Millions of Americans suffer from chronic heartburn, constipation, and other gastrointestinal issues. As we age, our digestive organs secrete fewer enzymes, and peristalsis (the wave-like muscle contraction that moves things through the esophagus, stomach, and intestines) slows down. Consequently, digestive problems are among the most frequent complaints of our middle and later years.
It’s no secret that digestive problems can make life extremely uncomfortable. The good news is, there are several safe and effective ways to prevent and treat digestive problems.
For starters, try supplementing with digestive enzymes, such as protease (which breaks down protein), amylase (which breaks down carbohydrate), and lipase (which breaks down fat), and probiotics. Together, these supplements can help safely and naturally resolve existing digestive problems, and also prevent them from happening in the first place.
Beyond that, there are some other remedies you can try for three very common digestive complaints.
GERD and Heartburn Remedies
If you experience heartburn or gastroesophageal reflux disease (GERD), your first stop might be your drugstore to pick up an over-the-counter remedy for heartburn. But before you grab an acid blocker, bear in mind that these drugs have been linked to increased risk of bacterial infection, hip fracture, nutritional deficiencies, and memory decline.
Fortunately, there’s a better solution: melatonin. Best known as the sleep hormone, researchers are now discovering melatonin’s remarkable ability to suppress stomach acid and protect the esophagus from the caustic effects of gastric acid.
In one study, 351 people with moderate to severe heartburn were either given the acid blocker Prilosec or a supplement containing 6 mg of melatonin plus B vitamins and amino acids. Within one week, those taking melatonin reported some improvement, and, after 40 days, they had complete resolution of symptoms. Conversely, only 66 percent of the patients on Prilosec had complete relief.
The recommended dose of melatonin for heartburn and GERD is 6 mg, taken 30 to 60 minutes before bedtime. Be sure you’re taking a quality multinutrient supplement too, since B vitamins and amino acids appear to boost melatonin’s efficacy.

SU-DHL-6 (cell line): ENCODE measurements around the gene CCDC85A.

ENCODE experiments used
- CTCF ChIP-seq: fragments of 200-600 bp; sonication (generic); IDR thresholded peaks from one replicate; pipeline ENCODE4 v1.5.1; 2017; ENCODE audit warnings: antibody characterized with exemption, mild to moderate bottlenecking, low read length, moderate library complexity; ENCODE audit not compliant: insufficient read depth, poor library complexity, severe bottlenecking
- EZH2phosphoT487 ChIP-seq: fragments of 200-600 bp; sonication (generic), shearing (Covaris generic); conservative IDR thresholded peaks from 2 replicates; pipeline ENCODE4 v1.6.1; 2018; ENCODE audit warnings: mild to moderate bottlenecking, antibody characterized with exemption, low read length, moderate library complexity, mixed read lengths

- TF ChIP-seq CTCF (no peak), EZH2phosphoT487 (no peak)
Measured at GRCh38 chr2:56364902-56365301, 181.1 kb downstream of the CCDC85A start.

Although we don’t like to talk about it, everybody passes gas. In fact, the average person has 10 to 14 “episodes” daily, producing a total of a pint or two of gas. It comes from air we swallow, chemical reactions in the gut, and bacteria living in the intestines. That’s why I want to tell you about an old, inexpensive, over-the-counter drug that can give you quick, safe relief.
Simethicone is the generic name for the active ingredient in Gas-X, Maalox, Mylanta, and related products. It works by decreasing the surface area and tension on gas bubbles in the gastrointestinal tract. This causes them to form larger bubbles that can be passed more easily (and in a more socially acceptable manner) by burping.
Available in drugstores in liquid, capsule, or tablet form, simethicone should be taken as directed after meals and at bedtime, if needed. It is so safe and well tolerated that it is even used in infant formulas for colic.
Two other flatulence remedies I recommend are Beano and fennel seeds. Beans, cruciferous vegetables, and grains contain raffinose sugars that our bodies are unable to digest, which is why we often experience gas after consuming them.
Rather than avoiding these foods altogether, take Beano with meals. Beano contains the missing enzyme that enables our bodies to break down these sugars before they reach the large intestine where gas is produced.
Chewing fennel seeds after meals is a traditional Ayurvedic therapy for gas and indigestion. Another option is to make fennel tea by steeping 1–2 teaspoons of seeds per cup of boiling water. You can find fennel seeds in the spice aisle in grocery stores.
Natural Remedies for Constipation
Many people rely on laxatives for alleviating constipation, but there are better ways to address the problem. To keep things moving, be sure to get regular exercise, eat plenty of high-fiber foods, and take supplemental fiber, such as flaxseed and psyllium.
Prunes are also an effective remedy for constipation because, in addition to fiber, they contain sorbitol, which attracts water and softens stools. Also drink lots of water plus a cup or two of coffee first thing in the morning, which works wonders for some.
You should also make sure you’re getting enough magnesium. Magnesium deficiency is an independent risk factor for constipation. Start with 400–500 mg a day (the amount in most multivitamins) and increase up to 1,000 mg, if necessary. If that doesn’t loosen things up, take more vitamin C—500 mg several times a day.
Now it’s your turn: Do you know of any other remedies for these common digestive problems?